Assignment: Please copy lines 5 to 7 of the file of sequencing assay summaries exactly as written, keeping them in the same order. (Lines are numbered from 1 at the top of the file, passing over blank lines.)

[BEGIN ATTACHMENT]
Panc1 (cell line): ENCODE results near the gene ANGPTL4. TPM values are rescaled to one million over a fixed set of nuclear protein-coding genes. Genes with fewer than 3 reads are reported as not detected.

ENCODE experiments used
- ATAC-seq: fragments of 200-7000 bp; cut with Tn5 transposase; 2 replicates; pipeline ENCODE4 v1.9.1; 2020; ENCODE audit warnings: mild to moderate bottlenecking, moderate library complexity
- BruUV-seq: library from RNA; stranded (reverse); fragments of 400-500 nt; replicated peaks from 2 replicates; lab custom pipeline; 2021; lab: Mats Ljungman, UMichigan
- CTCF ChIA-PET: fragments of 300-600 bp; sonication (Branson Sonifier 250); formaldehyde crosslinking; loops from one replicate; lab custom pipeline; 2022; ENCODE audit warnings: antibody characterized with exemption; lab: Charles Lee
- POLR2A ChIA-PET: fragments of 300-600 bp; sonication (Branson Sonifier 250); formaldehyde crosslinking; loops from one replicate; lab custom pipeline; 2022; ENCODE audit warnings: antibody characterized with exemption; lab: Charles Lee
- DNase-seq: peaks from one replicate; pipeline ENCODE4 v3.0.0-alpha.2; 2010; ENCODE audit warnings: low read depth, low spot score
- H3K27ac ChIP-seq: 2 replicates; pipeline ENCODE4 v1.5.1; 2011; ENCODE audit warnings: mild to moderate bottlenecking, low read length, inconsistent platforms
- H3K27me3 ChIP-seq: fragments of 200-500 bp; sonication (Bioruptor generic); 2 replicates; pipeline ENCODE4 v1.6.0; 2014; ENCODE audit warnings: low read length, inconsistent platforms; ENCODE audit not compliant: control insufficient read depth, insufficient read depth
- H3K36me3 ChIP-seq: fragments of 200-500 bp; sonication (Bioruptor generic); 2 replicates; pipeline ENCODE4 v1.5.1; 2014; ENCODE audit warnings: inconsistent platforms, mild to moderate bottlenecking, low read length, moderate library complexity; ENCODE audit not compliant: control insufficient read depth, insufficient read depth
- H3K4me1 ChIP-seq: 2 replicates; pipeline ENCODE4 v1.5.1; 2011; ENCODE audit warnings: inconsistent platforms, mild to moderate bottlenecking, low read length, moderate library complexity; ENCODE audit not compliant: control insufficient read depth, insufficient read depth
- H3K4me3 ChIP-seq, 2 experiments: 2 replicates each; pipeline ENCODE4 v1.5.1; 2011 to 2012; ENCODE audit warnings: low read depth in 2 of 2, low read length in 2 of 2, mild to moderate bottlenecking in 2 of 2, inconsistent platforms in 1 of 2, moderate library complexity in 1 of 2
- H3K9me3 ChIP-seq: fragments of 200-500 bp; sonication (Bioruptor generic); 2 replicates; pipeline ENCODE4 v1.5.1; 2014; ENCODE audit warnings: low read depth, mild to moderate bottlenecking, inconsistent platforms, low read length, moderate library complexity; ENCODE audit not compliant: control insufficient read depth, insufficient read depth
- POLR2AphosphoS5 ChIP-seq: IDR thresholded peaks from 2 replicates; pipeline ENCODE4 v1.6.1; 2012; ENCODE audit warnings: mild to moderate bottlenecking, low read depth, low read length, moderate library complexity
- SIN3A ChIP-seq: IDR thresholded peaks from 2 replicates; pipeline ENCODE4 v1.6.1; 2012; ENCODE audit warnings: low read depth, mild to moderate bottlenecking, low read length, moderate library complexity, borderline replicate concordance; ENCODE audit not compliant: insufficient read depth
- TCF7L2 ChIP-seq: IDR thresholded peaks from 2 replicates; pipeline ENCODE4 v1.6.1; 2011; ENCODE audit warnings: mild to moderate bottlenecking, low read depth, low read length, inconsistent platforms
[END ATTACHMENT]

- CTCF ChIA-PET: fragments of 300-600 bp; sonication (Branson Sonifier 250); formaldehyde crosslinking; loops from one replicate; lab custom pipeline; 2022; ENCODE audit warnings: antibody characterized with exemption; lab: Charles Lee
- POLR2A ChIA-PET: fragments of 300-600 bp; sonication (Branson Sonifier 250); formaldehyde crosslinking; loops from one replicate; lab custom pipeline; 2022; ENCODE audit warnings: antibody characterized with exemption; lab: Charles Lee
- DNase-seq: peaks from one replicate; pipeline ENCODE4 v3.0.0-alpha.2; 2010; ENCODE audit warnings: low read depth, low spot score